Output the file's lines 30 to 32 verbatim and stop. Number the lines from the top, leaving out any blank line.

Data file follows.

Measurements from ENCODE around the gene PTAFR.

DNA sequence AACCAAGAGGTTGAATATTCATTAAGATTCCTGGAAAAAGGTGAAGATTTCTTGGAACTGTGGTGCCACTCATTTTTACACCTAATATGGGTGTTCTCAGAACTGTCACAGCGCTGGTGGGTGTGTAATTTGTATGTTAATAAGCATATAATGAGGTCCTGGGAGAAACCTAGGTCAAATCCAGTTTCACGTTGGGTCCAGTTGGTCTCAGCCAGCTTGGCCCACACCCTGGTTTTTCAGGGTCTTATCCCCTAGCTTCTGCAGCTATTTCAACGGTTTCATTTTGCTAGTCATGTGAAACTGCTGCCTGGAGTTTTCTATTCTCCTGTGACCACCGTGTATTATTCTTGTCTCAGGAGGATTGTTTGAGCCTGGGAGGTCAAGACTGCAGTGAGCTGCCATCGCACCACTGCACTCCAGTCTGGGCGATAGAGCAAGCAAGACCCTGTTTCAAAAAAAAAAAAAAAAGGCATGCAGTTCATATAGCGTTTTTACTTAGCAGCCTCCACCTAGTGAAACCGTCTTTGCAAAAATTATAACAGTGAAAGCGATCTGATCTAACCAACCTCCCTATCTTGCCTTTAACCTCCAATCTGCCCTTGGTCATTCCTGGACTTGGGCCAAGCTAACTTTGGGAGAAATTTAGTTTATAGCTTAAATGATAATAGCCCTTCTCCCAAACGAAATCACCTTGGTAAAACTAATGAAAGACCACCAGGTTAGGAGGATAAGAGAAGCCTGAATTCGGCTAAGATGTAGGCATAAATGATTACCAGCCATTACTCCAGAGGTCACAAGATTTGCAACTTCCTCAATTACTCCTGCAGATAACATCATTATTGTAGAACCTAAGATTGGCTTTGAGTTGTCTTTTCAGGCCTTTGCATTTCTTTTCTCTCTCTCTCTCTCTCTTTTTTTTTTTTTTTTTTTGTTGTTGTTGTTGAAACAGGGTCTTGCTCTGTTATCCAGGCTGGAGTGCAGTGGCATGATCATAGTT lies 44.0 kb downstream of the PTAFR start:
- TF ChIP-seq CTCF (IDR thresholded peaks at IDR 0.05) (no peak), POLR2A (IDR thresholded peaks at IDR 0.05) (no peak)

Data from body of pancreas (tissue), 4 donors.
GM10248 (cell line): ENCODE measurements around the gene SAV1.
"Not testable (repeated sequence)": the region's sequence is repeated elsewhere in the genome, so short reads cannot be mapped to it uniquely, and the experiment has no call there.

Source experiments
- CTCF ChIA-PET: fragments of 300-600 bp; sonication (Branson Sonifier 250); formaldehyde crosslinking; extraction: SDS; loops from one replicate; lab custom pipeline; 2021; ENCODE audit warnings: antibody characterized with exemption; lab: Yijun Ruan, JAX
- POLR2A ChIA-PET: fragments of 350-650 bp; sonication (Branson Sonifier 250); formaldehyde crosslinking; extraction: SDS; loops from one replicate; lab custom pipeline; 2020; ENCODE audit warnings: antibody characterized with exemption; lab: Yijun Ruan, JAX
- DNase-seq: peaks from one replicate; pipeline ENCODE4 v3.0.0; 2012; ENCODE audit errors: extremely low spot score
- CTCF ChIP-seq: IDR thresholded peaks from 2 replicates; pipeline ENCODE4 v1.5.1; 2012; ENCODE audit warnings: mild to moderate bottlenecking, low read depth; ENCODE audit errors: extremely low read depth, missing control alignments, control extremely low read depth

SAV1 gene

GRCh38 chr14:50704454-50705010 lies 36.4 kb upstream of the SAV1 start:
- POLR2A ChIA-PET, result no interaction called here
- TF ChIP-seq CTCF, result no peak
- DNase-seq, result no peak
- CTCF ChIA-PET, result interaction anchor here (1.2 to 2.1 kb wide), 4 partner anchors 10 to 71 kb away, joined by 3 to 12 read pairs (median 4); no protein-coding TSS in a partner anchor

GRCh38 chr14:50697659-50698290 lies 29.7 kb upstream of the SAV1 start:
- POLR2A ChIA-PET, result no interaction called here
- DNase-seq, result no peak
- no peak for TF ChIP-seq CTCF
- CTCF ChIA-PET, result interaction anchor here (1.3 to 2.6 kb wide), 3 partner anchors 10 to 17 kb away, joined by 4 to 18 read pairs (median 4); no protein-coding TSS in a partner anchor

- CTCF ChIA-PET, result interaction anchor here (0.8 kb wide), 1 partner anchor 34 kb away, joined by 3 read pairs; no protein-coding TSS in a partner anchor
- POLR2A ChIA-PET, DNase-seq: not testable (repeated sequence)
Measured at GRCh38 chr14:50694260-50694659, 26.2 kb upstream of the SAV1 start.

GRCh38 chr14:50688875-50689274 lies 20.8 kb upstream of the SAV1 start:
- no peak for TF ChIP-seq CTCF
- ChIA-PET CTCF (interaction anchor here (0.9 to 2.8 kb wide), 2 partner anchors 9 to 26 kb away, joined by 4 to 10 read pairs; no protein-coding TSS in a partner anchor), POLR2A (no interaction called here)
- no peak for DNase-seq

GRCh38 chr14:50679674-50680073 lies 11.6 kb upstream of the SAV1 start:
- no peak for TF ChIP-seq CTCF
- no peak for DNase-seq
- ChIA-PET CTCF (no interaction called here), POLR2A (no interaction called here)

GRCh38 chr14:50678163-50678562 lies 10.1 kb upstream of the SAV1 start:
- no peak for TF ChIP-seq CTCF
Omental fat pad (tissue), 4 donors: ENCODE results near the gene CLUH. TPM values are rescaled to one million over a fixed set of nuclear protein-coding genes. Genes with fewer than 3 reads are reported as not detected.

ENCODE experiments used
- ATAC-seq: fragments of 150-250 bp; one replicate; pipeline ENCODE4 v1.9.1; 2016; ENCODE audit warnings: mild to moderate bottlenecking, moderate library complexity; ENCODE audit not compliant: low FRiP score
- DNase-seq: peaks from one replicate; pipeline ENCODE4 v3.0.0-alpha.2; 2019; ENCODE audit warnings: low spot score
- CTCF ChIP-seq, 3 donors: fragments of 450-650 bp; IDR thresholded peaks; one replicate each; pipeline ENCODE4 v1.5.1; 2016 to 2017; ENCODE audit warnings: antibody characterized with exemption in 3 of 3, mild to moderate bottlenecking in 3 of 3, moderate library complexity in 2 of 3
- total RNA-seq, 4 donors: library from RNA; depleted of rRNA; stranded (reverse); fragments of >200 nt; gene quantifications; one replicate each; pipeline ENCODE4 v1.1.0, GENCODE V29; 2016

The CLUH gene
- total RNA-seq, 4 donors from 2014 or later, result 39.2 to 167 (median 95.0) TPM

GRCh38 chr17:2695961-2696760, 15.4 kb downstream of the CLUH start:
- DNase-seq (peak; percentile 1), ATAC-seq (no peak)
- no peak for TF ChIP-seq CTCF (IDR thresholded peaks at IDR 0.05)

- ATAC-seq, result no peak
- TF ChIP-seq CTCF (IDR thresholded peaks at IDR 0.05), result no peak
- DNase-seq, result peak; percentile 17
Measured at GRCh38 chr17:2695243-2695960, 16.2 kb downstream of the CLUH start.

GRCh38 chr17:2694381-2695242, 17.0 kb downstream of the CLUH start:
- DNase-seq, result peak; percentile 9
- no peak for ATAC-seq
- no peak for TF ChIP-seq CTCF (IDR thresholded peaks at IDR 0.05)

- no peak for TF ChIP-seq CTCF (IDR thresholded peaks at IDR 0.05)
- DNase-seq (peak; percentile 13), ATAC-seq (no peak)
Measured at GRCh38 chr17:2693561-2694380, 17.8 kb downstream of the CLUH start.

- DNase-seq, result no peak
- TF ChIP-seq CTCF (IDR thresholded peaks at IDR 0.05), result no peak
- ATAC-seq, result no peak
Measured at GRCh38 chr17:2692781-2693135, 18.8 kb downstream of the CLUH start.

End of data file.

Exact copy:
GRCh38 chr14:50679674-50680073 lies 11.6 kb upstream of the SAV1 start:
- no peak for TF ChIP-seq CTCF
- no peak for DNase-seq